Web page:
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Glant, T.T., Besenyei, T., Kadar, A., Kurko, J., Tryniszewska, B., Gal, J., Soos, G., Szekanecz, Z., Hoffmann, G., Block, J.A., Katz, R.S., Mikecz, K. and Rauch, T.A. (2013) Differentially Expressed Epigenome Modifiers, Including Aurora Kinases A and B, in Immune Cells in Rheumatoid Arthritis in Humans and Mouse Models. Arthritis Rheum, 65, 1725-1735.

has been cited by the following article:

  • TITLE: The Relation between Canine Hip Dysplasia, Genetic Diversity and Inbreeding by Breed

    AUTHORS: Frank H. Comhaire

    KEYWORDS: Genetic Diversity, Effective Population Size, Inbreeding, Hip Dysplasia

    JOURNAL NAME: Open Journal of Veterinary Medicine, Vol.4 No.5, May 13, 2014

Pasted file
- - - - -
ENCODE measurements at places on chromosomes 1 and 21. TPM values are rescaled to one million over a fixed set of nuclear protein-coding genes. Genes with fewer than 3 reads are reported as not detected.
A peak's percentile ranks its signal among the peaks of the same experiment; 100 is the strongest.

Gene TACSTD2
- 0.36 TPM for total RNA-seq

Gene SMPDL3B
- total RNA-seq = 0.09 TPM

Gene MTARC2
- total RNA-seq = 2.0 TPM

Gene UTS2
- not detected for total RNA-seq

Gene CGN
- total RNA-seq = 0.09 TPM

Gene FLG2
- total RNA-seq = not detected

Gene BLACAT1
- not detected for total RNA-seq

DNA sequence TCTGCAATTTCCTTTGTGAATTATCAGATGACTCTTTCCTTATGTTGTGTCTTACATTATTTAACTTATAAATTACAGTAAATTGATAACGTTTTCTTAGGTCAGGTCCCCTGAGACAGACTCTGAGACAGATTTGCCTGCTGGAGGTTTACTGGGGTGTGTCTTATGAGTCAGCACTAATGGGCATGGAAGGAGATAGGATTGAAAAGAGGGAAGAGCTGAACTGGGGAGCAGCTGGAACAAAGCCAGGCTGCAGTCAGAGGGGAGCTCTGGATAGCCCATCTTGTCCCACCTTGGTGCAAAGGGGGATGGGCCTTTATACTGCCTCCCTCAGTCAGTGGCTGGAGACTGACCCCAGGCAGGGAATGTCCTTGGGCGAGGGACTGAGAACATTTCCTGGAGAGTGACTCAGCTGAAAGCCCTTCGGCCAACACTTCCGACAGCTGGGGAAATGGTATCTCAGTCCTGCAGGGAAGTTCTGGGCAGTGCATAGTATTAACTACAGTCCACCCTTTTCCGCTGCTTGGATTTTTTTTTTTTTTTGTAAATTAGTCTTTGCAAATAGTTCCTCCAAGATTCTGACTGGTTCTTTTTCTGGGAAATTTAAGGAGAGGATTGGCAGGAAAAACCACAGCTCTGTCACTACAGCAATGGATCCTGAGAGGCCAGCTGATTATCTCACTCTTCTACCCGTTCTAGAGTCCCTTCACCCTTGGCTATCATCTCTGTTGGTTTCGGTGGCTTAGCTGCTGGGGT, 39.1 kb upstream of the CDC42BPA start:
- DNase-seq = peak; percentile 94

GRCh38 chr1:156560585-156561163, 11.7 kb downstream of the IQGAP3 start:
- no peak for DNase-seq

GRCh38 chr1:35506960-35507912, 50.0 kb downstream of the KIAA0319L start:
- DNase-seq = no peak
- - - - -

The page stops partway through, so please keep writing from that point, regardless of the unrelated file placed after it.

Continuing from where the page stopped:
ABSTRACT: Objectives: To assess the relation between the prevalence of canine hip dysplasia, inbreeding and genetic diversity by breed. Methods: Retrospective pedigree analysis of 9 breeds based on a reference population of 41,728 individuals, and hip dysplasia assessment in 1745 dogs. Results: Hip dysplasia was less common among breeds with higher coefficient of inbreeding, lower genetic diversity, and highest contribution of one single ancestor to the population. Inbreeding not exceeding 3.25% should be considered safe since it will maintain a sufficiently high genetic diversity within the breed. Clinical Significance: Together with published data on single breeds, the present findings question the general assumption that line-breeding or in-breeding has an adverse effect on the prevalence of hip dysplasia. Hip assessment is indicated in all breeds, but better methods are needed for selecting dogs suitable for reproduction.